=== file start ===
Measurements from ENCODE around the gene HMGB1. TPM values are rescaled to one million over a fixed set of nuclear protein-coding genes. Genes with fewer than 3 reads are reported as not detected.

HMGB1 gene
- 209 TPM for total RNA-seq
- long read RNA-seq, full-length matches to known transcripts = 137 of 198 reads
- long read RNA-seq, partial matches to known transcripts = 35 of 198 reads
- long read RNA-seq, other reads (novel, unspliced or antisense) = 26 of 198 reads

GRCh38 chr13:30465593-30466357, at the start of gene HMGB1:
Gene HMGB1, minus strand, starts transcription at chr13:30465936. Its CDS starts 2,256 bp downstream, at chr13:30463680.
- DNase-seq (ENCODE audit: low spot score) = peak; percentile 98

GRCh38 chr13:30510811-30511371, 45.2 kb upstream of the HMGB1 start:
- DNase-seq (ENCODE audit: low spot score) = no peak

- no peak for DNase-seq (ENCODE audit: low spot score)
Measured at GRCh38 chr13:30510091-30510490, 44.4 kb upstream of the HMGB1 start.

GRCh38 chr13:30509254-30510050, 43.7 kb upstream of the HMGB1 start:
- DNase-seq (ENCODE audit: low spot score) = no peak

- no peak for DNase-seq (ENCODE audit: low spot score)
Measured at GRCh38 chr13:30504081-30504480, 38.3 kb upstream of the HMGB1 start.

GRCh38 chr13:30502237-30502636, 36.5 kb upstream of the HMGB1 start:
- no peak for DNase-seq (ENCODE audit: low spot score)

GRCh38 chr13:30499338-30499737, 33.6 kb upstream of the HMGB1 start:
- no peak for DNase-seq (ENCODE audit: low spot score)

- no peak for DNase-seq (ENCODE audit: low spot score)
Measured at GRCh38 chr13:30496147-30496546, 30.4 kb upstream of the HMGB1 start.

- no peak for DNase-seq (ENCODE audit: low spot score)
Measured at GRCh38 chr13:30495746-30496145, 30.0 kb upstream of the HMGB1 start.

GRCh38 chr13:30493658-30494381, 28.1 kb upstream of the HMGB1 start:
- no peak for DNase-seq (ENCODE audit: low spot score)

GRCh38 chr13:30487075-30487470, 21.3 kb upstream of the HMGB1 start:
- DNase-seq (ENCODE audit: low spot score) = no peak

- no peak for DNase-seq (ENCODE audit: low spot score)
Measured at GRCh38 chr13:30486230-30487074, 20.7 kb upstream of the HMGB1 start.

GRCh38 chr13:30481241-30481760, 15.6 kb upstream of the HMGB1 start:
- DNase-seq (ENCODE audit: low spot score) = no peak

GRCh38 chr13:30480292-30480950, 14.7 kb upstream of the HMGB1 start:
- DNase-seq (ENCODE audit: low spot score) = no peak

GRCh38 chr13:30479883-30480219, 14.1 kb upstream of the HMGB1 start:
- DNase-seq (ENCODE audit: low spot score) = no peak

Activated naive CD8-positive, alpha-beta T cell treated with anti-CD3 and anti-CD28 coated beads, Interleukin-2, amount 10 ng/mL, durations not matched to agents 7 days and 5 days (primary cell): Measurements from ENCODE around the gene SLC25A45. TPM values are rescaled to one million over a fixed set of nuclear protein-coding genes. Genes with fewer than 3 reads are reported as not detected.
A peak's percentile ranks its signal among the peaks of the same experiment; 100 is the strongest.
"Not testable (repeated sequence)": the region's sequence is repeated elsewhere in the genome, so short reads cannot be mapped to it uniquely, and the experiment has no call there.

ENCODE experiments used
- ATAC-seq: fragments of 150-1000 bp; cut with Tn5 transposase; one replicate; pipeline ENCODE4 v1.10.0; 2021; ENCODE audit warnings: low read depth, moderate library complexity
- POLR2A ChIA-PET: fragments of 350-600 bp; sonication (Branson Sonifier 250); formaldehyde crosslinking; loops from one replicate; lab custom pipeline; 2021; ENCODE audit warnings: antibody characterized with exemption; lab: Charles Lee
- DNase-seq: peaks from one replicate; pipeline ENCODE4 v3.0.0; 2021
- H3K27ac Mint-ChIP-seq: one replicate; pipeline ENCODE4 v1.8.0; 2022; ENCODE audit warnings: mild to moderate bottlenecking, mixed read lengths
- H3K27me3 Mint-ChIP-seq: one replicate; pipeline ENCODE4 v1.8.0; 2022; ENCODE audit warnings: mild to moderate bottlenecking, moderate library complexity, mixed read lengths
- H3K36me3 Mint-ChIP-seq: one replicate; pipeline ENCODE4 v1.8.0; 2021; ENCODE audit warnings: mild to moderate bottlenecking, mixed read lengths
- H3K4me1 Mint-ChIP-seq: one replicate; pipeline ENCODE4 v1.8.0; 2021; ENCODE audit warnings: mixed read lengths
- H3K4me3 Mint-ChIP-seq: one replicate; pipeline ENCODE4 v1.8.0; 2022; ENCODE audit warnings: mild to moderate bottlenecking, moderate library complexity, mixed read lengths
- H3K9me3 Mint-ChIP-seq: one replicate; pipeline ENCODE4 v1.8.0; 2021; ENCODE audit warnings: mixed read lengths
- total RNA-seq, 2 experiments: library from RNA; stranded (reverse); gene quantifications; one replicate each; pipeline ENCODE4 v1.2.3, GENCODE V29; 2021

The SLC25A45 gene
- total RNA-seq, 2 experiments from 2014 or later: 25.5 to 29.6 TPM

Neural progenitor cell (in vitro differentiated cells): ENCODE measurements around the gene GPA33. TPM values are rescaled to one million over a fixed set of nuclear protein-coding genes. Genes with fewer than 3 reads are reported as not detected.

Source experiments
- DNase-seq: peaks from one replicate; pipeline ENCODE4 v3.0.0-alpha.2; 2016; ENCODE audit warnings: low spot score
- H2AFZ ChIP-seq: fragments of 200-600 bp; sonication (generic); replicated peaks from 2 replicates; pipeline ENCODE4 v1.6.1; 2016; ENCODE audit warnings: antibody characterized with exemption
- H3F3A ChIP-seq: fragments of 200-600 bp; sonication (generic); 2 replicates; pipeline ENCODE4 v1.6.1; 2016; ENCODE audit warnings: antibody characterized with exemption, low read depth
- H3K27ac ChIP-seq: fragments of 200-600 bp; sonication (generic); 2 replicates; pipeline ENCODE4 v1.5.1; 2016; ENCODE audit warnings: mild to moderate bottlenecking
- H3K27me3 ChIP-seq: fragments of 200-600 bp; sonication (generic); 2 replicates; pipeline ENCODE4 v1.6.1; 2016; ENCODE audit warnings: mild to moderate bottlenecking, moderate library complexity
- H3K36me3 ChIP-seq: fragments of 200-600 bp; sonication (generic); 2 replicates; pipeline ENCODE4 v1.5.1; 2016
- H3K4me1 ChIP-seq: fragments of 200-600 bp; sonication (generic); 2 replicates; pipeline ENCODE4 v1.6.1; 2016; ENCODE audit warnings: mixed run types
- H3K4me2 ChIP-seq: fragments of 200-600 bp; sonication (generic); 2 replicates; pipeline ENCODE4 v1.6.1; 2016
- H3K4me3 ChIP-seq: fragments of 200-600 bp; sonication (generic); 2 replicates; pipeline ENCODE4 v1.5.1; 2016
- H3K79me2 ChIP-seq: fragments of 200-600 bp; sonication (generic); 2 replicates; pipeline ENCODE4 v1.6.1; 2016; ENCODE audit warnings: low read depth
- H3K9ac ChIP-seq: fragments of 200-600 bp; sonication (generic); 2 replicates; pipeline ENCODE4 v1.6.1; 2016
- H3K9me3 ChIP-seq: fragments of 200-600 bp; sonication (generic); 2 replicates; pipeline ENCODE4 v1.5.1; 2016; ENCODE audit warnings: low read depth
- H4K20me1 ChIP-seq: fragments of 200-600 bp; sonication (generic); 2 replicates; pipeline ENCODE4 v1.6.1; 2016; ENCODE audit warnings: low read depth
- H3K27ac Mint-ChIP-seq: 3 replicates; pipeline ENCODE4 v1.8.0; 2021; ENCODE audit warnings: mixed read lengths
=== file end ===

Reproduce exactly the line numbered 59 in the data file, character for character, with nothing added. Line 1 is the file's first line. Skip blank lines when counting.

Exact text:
- H3K27ac ChIP-seq: fragments of 200-600 bp; sonication (generic); 2 replicates; pipeline ENCODE4 v1.5.1; 2016; ENCODE audit warnings: mild to moderate bottlenecking